The IPO Buzz: Late Summer Break

There are two periods during the year when the IPO production line completely closes down and a couple of others when it hits speed bumps.
The shutdown periods run about four to six weeks from mid-December through mid- to late January for the year-end holiday and from mid-August through mid-September for the prelude to Labor Day and a week or two after that holiday.
The speed-bump periods last about a week each. There are two: The first is the end of May (Memorial Day holiday) and the other is early July (for the July 4th holiday).
The Comeback Kid
Overall, the summer of 2009 has been great and the IPO market has been on the comeback trail. If numbers are any indication, then look for more of the same from new issues going forward after the late summer break. Here’s what the numbers say:
The NASDAQ Composite Index has been on a five-month bull charge. It closed Friday, Aug. 14, at 1,985.52, UP 56.5 percent from 1,268.64, its March 9 closing low. Three months later, the IPO market started falling in line.
The summer of ‘09 produced 13 IPOs of the year’s 21 deals, according to U.S. Securities and Exchange Commission filings. They raised $3.8 billion of the year’s $5.3 billion in IPO proceeds so far. Additionally, 19 companies of the year’s 34 filed to go public during the summer. They are looking to raise nearly $8 billion of the $11.4 billion filed so far in 2009.
Compare this with 2008’s post-Labor Day traffic.
From September 2008 through March 2009, only three IPOs were priced. That’s right — three as in “1, 2, 3.” The trio raised $847.9 million.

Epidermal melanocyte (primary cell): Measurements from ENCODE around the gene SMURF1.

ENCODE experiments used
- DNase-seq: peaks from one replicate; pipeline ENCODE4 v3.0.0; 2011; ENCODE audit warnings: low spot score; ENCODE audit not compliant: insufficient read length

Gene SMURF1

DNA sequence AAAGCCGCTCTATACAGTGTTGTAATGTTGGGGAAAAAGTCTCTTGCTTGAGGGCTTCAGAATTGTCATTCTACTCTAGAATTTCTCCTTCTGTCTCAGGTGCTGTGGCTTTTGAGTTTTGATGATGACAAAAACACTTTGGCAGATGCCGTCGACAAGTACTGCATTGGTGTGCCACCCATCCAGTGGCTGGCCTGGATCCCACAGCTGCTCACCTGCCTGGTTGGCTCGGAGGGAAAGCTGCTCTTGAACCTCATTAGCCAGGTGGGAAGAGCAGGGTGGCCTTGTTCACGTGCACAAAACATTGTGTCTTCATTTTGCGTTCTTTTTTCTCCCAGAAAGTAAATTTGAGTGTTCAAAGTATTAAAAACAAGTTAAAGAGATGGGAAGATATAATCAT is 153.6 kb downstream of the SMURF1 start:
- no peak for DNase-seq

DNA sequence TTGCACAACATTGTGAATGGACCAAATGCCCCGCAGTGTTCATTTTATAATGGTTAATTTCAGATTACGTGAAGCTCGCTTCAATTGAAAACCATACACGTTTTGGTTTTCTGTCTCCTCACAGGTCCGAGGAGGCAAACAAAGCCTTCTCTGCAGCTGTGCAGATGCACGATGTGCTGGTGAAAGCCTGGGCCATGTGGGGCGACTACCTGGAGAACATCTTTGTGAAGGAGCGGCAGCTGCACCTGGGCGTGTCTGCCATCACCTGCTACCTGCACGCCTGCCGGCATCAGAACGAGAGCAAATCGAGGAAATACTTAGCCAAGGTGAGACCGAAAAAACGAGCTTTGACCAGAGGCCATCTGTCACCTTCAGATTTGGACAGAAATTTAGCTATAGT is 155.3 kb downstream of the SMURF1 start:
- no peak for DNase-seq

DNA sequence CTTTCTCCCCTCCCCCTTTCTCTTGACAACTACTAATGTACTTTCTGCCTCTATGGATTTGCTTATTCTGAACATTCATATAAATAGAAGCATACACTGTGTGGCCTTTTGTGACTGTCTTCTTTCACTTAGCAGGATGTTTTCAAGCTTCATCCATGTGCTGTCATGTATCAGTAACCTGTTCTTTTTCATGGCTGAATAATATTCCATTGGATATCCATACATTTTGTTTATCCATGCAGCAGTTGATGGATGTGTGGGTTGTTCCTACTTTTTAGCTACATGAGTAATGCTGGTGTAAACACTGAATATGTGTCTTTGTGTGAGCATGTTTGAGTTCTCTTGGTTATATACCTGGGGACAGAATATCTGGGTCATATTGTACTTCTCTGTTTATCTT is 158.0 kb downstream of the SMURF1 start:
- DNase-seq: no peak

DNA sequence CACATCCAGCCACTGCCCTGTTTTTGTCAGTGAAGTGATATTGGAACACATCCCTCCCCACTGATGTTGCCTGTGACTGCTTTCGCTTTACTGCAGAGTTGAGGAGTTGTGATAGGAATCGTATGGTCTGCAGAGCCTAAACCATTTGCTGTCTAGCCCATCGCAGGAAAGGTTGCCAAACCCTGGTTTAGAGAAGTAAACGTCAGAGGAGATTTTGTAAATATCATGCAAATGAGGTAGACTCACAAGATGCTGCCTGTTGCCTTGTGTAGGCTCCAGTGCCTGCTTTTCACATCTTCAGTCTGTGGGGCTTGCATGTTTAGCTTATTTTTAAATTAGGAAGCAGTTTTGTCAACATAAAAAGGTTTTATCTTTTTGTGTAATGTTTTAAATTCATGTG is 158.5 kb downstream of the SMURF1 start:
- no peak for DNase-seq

The NASDAQ Composite was the target of a terrible bear mauling. On March 9, 2007, the Nasdaq Composite had fallen 55.6 percent from 2,859.12, its previous closing high on Oct. 31, 2007. During the seven months post-Labor Day of 2008, 13 companies filed to go public looking to raise $4.3 billion.
The numbers tell the story. But it helps to get confirmation.
Billion-Dollar Babies
The Wall Street professionals see the same trend — and they are going on record. Over the past week, the financial media carried stories of a bright IPO outlook. Let’s take a look at what was said:
Dealscape reported: “BarCap prepares for ‘tidal wave’ of private equity exits: Barclays Capital Group says it has around 100 private equity-owned companies in its database that are ready for an initial public offering in the next 12 to 18 months, according to Dow Jones Online Financial News.”
And Reuters News reported: “We’re going to see more than a handful of mega-IPOs file over the next month or two,” said Lisa Carnoy, global head of equity capital markets at Bank of America Merrill Lynch.”
Speaking of which, there have already been mega-IPO filings. A couple of billion-dollar babies have already hit the SEC’s IPO window. They were Hyatt Hotels (NYSE: H – proposed) ($1.15 billion) and JBS UDA Holding (NYSE: JBS – proposed) ($2 billion) — and this does not count a handful of $500 million filings.
Just because the IPO production line has closed down for the summer doesn’t mean there won’t be some action. Watch the SEC’s filing window. That will be the clue to the fall of 2009.
So enjoy that Mai Tai or pina colada as you gaze at the last sunsets of summer. But stay tuned for fall’s parade.